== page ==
This time we are serious, as things have changed since last summer. We sense increasing social awareness on chronic overuse of plastics, and this is a welcome step in the right direction.
New regulations with teeth have arrived at shops. Starting from April 1, single-use plastic bags have been banned at supermarkets and malls. This follows an earlier ban (August 2018) of single-use plastic cups in coffee shops and cafes. Further anti-plastic measures are waiting in queue.
Civic engagement is also noticeable. For instance, the “Plastic Free Challenge” has spread through social media among like-minded people. The menace of plastics has also become a staple topic on recent TV documentary programs -- a very good development, indeed.
Furthermore, the Seoul Metropolitan Government is spearheading campaigns to curb plastic use. It is disseminating informative data from various sources.
For example, the top five disposable plastic items used by Seoul residents in their daily lives are plastic cups, plastic straws, plastic bags, plastic packaging for delivery services, and plastic laundry covers.
According to data, each year we use 25.7 billion cups, 10 billion straws and 21.1 billion plastic bags. Each person consumed 132.7 kilograms of plastics in 2016, compared with 93.8 kilograms in the United States and 65.8 kilograms in Japan.
These numbers warn us that unless we drastically reduce the use of plastics, we will see more “plastic mountains” nationwide.
The repatriation of plastics from the Philippines in February and last year’s import restrictions from China highlight that the only option available for us now is the domestic reduction of plastics.
As such, it is critical to maintain the momentum and ramp up efforts. Effective enforcement of the new regulations is an utmost priority.
The top three of the five most frequently used disposable plastic items are now to be regulated. The next item in line is plastic packaging for delivery food. Tackling this seems more complicated.
Food delivery has become an inseparable part of life in Seoul. Food comes in plastic boxes with plastic spoons and forks, all neatly placed in double or triple layers of plastic bags. Hot Korean soups and stews are shrink-wrapped multiple times. A small plastic item to cut through the wrapping is also included. A single order leaves a table full of plastics.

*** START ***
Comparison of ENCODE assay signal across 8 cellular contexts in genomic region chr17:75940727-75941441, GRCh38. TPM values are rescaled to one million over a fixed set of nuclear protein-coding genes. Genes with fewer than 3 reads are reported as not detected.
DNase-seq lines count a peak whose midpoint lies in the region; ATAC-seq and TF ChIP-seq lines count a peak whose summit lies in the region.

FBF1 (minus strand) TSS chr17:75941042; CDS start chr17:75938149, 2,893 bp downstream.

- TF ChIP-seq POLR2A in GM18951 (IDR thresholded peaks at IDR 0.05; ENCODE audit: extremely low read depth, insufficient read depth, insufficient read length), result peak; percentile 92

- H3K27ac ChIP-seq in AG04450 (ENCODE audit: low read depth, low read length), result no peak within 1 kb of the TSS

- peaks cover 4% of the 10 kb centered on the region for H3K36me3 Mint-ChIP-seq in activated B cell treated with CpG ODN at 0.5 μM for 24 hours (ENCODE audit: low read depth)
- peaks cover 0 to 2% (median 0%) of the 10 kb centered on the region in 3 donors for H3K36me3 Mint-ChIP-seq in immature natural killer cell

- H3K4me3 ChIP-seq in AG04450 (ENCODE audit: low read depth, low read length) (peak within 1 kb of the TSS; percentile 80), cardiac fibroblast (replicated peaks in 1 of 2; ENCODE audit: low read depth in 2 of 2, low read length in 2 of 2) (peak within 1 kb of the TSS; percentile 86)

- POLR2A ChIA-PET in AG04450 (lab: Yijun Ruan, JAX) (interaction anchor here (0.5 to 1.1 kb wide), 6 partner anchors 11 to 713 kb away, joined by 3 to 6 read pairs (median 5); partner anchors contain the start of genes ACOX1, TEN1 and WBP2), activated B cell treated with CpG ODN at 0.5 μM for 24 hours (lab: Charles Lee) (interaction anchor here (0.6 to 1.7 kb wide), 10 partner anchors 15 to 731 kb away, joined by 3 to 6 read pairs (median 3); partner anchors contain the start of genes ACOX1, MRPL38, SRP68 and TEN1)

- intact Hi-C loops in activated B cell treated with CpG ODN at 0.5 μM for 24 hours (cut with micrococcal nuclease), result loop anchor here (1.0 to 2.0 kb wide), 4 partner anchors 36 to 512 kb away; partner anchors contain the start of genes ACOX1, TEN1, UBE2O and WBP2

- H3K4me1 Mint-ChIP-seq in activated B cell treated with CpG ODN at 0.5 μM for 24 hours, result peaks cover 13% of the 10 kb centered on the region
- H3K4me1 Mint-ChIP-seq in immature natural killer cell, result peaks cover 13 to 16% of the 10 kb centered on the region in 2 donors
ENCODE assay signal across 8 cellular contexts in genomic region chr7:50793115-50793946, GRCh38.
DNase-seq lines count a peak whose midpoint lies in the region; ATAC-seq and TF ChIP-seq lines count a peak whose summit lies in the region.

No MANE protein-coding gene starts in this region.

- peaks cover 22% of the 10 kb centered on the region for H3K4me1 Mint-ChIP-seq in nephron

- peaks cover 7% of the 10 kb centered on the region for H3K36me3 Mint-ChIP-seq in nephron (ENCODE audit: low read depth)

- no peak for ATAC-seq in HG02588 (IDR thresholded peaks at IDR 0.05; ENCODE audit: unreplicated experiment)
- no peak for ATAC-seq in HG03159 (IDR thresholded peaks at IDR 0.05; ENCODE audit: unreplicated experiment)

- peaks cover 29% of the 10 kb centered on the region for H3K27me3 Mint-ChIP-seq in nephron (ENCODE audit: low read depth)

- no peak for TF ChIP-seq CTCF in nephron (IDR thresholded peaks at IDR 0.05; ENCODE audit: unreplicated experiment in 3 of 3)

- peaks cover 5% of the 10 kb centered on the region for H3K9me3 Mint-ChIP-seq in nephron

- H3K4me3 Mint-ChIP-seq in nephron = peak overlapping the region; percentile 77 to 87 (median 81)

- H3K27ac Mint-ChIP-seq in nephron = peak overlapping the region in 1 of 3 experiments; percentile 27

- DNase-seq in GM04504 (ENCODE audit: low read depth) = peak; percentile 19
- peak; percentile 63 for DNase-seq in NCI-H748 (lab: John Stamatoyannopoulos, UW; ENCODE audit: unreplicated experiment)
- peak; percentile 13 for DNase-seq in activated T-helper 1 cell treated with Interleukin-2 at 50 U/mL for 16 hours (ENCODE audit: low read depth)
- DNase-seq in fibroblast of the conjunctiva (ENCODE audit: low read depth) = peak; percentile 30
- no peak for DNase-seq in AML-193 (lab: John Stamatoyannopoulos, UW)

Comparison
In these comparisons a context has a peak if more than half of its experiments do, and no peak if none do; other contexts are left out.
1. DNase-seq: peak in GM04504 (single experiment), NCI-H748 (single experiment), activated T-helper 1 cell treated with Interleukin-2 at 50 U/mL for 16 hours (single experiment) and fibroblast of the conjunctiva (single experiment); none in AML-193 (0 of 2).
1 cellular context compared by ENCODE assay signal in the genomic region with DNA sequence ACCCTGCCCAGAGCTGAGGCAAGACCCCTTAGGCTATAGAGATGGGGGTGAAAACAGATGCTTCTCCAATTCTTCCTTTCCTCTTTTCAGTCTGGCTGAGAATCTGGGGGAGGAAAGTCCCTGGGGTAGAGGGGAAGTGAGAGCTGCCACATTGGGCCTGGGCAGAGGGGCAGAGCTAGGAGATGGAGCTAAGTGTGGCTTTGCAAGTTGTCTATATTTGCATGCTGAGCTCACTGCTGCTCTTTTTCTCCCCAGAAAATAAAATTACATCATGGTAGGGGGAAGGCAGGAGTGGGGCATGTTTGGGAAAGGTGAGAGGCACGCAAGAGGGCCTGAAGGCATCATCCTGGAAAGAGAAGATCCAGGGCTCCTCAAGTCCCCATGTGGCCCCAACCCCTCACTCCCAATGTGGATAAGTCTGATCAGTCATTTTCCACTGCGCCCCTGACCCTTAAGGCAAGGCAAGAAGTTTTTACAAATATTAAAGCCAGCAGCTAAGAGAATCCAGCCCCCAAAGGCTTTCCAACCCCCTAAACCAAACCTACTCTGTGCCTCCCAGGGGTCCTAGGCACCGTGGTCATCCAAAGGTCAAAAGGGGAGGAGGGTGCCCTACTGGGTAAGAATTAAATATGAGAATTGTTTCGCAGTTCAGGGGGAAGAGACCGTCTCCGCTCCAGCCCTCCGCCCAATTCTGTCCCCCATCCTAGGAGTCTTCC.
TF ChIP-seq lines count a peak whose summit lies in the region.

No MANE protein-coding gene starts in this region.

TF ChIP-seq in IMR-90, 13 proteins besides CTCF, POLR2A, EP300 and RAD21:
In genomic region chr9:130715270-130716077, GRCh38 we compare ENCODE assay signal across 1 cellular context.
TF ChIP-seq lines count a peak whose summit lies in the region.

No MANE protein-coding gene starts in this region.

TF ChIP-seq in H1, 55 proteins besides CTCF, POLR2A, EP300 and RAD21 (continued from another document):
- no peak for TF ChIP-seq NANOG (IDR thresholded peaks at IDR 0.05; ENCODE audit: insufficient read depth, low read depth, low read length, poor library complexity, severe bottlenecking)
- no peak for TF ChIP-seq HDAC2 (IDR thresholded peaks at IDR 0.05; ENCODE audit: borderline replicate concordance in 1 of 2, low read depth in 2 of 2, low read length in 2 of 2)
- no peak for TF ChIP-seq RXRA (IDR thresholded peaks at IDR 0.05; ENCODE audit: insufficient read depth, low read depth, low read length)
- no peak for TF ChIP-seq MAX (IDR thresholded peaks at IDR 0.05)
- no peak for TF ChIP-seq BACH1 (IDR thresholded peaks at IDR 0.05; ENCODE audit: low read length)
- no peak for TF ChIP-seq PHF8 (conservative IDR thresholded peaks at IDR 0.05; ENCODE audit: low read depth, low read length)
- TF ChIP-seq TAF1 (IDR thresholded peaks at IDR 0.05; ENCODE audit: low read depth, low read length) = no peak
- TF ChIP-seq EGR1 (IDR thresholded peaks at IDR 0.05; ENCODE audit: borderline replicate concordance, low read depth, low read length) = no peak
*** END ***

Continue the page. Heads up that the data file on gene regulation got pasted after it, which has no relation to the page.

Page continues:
In addition, a new popular business model for delivery services accepts orders via apps late at night, and delivers food and groceries early the next morning. Here again, a boxful of plastic packaging comes with each delivery.
The question is how do we handle these delivery plastics? The use of plastic items and packaging may be inevitable in delivery services, but there is still room for reduction. For instance, overpackaging, overwrapping and overgenerosity with plastic utensils can be addressed.
At the end of the day, campaigns alone will not solve the problem. Statutes and regulations are important, but they have limitations. Assuming plastics are essential components of modern life, a more sustainable solution would be the development of eco-friendly, biodegradable plastics. This can only be done with long-term plans and funding. This is also where civic campaigns could turn into future social strategies. In fact, some countries are going in this direction.
For instance, the EU has provided 100 million euros ($112.9 million) for 2018-2020 for research into plastics-related projects as part of its EU-wide Horizon 2020 scheme. The aim is to develop plastics that are “reusable and recyclable in a cost effective manner.” A very tempting and timely topic. We’ll have to see the outcome of the research. After campaigns and pleas, this should be our next step as well.
Lee Jae-min is a professor of law at Seoul National University. He can be reached at email@example.com. -- Ed.